We remain open for all of your legal needs! However due to the precautions related to COVID-19, we are trying to maintain compliance with all governmental orders and CDC Guidelines. Please contact our office to discuss whether a remote consultation is appropriate for your situation. Please CLICK HERE for more Covid-19 information.
Your Hometown Lawyers

| Oct 24, 2018 | Uncategorized |

Breaking up a family in Georgia is seldom easy, but it can be significantly more complicated when there are children involved. It is widely held that the continued involvement of both parents in the lives of their children is the most beneficial for the health and well-being of the children. Following a divorce, many parents opt to co-parent.

Co-parenting enables both parents to remain active in their children’s lives. This can contribute to a child’s feeling of security and stability. Parents endeavoring to co-parent should keep the focus on the child and try to leave any feelings of animosity towards each other out of the picture. Successful co-parenting can prevent some of the possible negative impacts on children such as poor school performance, increased anxiety and decreased self esteem.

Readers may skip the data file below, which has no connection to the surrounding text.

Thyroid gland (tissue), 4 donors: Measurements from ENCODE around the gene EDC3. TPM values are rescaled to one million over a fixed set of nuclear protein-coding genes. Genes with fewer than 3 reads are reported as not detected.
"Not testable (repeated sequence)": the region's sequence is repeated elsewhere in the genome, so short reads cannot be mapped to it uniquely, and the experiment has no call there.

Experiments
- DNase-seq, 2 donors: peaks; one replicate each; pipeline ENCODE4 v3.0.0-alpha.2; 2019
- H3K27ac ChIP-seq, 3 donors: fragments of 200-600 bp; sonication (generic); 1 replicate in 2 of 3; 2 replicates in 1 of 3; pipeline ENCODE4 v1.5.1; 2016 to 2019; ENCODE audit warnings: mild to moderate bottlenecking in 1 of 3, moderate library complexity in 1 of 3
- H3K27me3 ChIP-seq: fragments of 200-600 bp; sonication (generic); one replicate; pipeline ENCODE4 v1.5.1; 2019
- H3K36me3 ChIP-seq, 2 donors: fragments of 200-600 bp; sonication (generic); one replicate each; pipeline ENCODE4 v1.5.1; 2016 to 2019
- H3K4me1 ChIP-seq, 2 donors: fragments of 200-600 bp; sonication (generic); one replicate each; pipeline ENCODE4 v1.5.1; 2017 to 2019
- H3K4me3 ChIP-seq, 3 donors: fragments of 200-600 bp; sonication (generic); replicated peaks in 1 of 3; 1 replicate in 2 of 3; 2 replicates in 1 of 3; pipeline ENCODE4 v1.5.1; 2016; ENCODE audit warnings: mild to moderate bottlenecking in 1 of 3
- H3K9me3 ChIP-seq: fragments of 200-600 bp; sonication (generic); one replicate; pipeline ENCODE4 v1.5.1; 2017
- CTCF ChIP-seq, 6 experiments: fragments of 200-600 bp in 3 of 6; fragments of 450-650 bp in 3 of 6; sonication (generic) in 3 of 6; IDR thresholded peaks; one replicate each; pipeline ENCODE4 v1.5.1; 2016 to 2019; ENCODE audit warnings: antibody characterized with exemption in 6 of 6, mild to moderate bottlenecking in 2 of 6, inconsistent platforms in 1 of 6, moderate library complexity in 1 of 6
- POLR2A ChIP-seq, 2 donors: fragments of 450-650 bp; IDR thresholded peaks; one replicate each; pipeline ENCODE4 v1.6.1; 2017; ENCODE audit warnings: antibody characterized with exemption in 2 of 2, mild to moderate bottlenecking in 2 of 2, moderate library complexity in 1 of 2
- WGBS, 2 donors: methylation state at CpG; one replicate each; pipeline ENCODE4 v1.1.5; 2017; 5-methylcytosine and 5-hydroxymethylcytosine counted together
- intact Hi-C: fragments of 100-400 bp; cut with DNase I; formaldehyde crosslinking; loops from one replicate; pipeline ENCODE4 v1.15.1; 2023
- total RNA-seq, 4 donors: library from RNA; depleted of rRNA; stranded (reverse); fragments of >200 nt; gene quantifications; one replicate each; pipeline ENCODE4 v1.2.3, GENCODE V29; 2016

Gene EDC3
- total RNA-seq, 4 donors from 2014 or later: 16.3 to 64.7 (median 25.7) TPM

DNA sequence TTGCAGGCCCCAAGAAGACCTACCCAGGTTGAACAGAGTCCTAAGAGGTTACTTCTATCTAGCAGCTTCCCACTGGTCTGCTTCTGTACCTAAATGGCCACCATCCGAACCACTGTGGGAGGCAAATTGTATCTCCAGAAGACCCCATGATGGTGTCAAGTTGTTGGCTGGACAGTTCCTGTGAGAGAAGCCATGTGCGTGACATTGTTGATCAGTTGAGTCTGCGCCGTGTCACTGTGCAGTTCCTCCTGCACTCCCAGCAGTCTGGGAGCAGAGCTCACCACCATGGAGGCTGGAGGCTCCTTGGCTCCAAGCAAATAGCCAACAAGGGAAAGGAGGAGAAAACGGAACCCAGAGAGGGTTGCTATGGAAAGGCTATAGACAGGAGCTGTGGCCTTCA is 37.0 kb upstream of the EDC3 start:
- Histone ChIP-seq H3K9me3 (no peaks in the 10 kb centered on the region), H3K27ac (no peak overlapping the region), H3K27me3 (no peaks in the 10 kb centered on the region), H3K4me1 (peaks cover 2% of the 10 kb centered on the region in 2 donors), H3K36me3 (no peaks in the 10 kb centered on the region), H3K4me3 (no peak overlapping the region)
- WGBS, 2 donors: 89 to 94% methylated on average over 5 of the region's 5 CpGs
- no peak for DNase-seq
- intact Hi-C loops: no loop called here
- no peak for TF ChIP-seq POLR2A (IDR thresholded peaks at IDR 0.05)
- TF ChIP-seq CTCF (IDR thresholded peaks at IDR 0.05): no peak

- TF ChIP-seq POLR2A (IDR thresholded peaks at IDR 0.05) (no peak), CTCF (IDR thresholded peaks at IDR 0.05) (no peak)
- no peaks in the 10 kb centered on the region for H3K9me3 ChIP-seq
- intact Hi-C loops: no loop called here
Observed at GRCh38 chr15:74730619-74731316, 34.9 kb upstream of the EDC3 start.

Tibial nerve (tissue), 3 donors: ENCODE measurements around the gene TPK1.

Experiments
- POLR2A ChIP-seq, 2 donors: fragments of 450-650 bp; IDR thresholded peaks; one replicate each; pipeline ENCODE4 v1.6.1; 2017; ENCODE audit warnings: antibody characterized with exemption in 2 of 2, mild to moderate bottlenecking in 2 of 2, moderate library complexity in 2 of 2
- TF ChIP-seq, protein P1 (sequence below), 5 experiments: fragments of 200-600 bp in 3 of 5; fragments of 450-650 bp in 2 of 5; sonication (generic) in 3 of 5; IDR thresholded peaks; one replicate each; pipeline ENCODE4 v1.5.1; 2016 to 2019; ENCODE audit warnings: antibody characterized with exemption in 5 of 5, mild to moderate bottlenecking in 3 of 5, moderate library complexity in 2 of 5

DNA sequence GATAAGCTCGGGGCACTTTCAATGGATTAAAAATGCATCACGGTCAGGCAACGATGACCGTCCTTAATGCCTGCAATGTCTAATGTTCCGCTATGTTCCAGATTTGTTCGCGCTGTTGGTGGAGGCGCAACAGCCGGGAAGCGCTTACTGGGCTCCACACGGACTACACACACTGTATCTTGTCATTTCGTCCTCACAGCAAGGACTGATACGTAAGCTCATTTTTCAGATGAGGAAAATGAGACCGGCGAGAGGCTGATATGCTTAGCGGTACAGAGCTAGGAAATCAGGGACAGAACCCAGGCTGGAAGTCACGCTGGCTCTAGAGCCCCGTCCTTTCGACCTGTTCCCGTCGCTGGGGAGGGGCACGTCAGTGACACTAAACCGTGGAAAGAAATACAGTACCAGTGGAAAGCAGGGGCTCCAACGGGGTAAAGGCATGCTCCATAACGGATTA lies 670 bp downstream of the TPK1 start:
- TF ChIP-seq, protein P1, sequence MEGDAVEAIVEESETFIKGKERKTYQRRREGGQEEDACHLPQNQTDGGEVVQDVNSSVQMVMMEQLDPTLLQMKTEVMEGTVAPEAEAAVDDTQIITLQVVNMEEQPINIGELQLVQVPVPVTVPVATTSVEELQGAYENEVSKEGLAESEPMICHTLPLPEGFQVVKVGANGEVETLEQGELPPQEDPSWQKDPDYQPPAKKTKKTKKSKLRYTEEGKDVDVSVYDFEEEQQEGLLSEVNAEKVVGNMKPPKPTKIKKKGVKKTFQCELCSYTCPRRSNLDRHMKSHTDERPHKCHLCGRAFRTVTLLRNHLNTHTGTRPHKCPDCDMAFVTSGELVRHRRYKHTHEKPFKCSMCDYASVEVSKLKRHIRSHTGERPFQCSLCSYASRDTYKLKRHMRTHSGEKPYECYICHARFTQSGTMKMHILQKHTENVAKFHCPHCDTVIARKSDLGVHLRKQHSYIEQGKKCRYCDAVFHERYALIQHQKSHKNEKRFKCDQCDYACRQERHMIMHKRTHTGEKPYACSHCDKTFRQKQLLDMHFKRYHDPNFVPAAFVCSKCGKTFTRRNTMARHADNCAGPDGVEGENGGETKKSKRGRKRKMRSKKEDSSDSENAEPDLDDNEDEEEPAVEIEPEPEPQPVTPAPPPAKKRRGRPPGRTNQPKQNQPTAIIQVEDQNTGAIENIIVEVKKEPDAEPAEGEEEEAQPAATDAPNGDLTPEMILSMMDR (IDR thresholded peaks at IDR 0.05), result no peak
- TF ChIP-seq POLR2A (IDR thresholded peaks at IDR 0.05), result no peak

A successful co-parenting arrangement requires work and commitment from both parents. Frequent communication is important to keeping up to date with a child’s life. This is particularly true where issues of education or health may be involved. The ability to negotiate differences can contribute to the success of the arrangement. Trying to see situations from the other person’s perspective can help to eliminate the temptation to argue.

If one is considering a divorce in Georgia and young children are involved, a conversation with an experienced family law attorney could prove beneficial. A knowledgeable lawyer may be familiar with multiple parenting approaches that can work after a divorce, and co-parenting is one of these. An attorney can review the family situation and may be able to advise the client regarding parenting options following a divorce.

Archives